The time I used all my self-restraint to avoid resorting to violence

It takes a lot to seriously tick me off. Sure, I get annoyed easily by silly things, but legitimate anger does not regularly flare inside of me.

Recently, I had an unfortunate encounter with someone who works with an organization that tells parents they can cure their children’s autism. According to them, they have tasks that help “re-train” the child’s brain and reverse and eliminate their autistic characteristics.

I knew where she was going the second she began to speak to me. She had the look and tone of a salesperson casting about trying to find their angle. I was determined to give her as little to work with as possible.

Her: I read an article recently that said they can’t tie autism to any one gene or chromosome. If genetics isn’t the cause, that means autism isn’t permanent. It’s completely reversible.
Me, refusing to acknowledge the legitimacy of the conversation: Oh.
Her, trying to find a way to engage me further: Yea, did you major in biology? What’s your background?
Me: No, I’m actually a sibling. So you could say I have lifelong experience.
Her: Oh! How severe is your sibling?
Me, (I hate this question): Errrr.
Her: Like can he talk?
Me, stiffly: Yes. Not a to and fro conversation like we’re having, but yes.
Her: Well you should check us out. I’m sure we could make great progress with him. Don’t give up on him!! There’s hope he could change!!!
Me, wanting to punch her in the face, but also wanting her to leave immediately: Mm.
Her, seeming a bit dejected that I’m not thanking her profusely for this wondrous nugget of knowledge: Well, here’s my card.
Me, gritting my teeth and forcing myself to take the proffered card: Thanks.

What I actually wanted to do was lunge across the table, throttle her with my bare hands, and shriek HOW DARE YOU at the top of my lungs.

How someone who does not know my brother AT ALL could presume to tell me not to “give up on him” is the pinnacle of ignorance.

You don’t know him. You don’t know our family. You don’t know the strides he has made since he was diagnosed as a toddler. You know nothing.

You don’t know that a better way to engage someone about their loved one with Autism Spectrum Disorder (ASD) is to say, “So tell me about him. What’s he like?” Not, “How severe is he?” You’re automatically framing the conversation to be a negative one on the part of the person you’re speaking with. They’re on the defensive, feeling like they have to justify their sibling and the “category” in which he falls.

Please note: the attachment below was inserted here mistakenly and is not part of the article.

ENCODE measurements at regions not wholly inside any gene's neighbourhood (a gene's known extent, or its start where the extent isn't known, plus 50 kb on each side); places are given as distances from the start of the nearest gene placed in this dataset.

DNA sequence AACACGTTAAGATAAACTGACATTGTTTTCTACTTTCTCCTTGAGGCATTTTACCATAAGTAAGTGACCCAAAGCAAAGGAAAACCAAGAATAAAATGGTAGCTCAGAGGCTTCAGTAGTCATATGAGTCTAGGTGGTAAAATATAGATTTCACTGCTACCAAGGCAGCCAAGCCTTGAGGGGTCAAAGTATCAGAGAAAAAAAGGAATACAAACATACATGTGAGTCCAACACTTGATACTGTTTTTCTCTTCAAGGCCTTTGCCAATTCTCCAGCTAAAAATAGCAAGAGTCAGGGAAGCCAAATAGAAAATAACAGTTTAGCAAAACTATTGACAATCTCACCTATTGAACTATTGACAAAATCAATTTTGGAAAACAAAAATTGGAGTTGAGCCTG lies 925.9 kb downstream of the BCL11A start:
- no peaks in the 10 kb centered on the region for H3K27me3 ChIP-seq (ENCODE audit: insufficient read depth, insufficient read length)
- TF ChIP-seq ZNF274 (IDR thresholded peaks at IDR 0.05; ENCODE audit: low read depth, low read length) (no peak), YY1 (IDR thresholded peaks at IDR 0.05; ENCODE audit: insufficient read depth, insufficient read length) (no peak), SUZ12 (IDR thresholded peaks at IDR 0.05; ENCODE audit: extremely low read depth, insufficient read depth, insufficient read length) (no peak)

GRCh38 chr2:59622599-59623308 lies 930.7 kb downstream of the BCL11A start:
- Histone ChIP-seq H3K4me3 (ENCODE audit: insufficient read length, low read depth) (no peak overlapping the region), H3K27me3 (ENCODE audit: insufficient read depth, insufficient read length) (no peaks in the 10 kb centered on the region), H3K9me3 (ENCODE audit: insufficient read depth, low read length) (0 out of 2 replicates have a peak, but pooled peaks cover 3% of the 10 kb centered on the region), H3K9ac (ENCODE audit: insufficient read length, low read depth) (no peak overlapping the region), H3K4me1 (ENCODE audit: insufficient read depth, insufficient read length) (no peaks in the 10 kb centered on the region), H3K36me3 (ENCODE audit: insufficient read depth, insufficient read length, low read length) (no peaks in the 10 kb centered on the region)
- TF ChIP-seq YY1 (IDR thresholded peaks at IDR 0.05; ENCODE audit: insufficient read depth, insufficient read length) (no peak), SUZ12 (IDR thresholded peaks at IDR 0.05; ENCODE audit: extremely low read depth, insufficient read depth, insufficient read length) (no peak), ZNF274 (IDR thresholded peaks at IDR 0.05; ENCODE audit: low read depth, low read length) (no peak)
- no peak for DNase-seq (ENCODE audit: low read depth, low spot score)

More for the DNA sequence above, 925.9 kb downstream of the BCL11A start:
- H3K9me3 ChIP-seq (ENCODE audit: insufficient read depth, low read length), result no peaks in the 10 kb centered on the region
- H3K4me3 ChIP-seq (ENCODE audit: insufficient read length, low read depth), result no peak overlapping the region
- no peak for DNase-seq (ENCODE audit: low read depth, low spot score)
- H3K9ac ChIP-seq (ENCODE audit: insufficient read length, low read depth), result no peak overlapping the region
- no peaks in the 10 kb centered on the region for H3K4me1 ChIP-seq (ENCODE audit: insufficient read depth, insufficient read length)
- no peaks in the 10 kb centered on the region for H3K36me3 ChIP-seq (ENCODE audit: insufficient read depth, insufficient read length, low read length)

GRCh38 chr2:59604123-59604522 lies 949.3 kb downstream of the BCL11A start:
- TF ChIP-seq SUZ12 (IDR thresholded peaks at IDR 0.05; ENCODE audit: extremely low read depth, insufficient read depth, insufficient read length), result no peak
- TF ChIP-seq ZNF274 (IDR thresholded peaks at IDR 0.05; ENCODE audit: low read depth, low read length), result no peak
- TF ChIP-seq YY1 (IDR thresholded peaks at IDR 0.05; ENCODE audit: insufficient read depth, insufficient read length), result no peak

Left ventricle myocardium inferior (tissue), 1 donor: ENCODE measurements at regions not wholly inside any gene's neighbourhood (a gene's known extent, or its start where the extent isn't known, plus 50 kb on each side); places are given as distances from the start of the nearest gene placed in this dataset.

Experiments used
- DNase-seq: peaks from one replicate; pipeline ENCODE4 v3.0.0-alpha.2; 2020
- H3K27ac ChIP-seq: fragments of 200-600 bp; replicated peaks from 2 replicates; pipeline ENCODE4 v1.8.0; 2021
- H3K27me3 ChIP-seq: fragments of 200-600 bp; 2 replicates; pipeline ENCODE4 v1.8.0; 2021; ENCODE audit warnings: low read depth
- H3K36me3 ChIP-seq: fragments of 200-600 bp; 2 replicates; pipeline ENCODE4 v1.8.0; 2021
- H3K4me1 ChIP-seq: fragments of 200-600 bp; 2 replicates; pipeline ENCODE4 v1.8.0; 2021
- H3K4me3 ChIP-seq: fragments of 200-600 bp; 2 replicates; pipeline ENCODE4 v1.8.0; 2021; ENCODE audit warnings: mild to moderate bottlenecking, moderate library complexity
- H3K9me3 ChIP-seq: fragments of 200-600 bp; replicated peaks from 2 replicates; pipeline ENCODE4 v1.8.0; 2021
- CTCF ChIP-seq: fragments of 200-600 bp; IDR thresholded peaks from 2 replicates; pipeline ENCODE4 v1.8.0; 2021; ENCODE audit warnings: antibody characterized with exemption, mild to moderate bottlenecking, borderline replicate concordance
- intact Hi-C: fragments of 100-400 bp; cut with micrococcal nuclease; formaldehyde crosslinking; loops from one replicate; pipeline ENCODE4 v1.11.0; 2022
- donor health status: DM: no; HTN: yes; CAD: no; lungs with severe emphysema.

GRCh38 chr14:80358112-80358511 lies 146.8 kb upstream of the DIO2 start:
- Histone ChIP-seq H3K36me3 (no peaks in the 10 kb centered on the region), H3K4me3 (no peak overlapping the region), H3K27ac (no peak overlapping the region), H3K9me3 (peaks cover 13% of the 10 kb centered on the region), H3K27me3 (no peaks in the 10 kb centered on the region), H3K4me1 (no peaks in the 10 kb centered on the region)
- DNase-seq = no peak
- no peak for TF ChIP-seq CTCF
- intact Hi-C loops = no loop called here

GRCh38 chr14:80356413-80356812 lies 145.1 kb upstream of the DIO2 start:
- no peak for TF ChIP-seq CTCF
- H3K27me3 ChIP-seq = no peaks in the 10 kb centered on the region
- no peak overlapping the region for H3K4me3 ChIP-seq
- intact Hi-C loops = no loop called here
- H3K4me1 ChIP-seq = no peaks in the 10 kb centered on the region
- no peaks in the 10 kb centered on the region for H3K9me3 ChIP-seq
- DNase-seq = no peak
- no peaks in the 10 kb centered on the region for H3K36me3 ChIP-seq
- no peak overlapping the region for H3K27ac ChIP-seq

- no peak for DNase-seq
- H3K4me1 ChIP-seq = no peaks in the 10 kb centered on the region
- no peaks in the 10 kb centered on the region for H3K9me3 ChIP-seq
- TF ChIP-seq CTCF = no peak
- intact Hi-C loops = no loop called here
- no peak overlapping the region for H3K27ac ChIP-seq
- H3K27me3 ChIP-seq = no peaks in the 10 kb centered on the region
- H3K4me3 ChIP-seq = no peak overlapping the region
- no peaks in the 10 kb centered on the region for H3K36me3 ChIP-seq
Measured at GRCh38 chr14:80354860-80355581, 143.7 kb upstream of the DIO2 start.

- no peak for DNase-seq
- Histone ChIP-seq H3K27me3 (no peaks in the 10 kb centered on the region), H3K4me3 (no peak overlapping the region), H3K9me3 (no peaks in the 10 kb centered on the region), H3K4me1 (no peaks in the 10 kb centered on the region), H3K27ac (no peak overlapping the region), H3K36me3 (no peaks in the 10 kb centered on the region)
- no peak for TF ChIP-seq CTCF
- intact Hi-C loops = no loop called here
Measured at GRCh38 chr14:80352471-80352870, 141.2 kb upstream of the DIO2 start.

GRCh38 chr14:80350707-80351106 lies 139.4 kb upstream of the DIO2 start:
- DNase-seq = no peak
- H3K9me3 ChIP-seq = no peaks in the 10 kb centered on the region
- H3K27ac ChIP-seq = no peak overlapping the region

And the cure narrative. Oh the cure narrative. I understand the allure of it. I understand that for some parents, this is the goal. I could be wrong, but I think many families don’t want to necessarily “stamp out” the autism, but they want their kids to be able to take care of themselves. Whether that’s on a basic level like feeding, bathing, and sheltering themselves or on a more advanced level like having a career, forming and maintaining social relationships, etc. I think it varies from family to family.

I understand that some kids with ASD do make tremendous strides and, when re-evaluated in late childhood or their teenage years, no longer meet diagnostic criteria for ASD. Do I think that the ASD has been “wiped clean” from their system? No. I think their ASD traits are significantly minimized because they absorbed all the therapy that was thrown at them. In these cases, I think these kids received the optimal therapy at the optimal time, but I also think that their “profile”–the essence of what makes them them–contributed to the outcome; like they were inherently programmed to be extremely receptive to evidence-based interventions.

Dude received great therapy. He received it fairly early, too, which was a miracle given that he was diagnosed in the early 1990s, a time when there was limited awareness of autism. But it wasn’t his destiny to reach “optimal outcome.”

For this woman to suggest that I do not accept or love him (“Don’t give up on him! There’s hope!”) because he very much has autism.. well, let’s just say I can STILL feel the adrenaline pulsing throughout my body.

The fact of the matter is, if you took away Dude’s autism, he wouldn’t be Dude. You would erase the essence of who he is. When you push the “cure” narrative in the manner this woman was, you’re essentially saying, “Yea you’re great and everything.. but I don’t like this major chunk of who you are and I would make that part of you go away in a heartbeat if I could.”

It’s offensive. It’s degrading.

It’s like saying, “You’re super great and everything, but I don’t like the fact that you’re gay. If we could knock that out of you, reverse it (because it’s totally reversible), that would make me a lot more comfortable.”

NOPE.

This kid is awesome, and I will fight anyone who says otherwise.

This kid is awesome, and I will fight anyone who says otherwise.

These are all the things I wanted to say to that woman. But sometimes, you just have to grit your teeth and say as little as possible. When there is such a wide gulf between where you’re coming from and where they’re coming from, the chance that there is going to be a rational, fact-based conversation is slim to none (ASD “has nothing to do with genetics.” HA! Ok lady, you keep on believing that).

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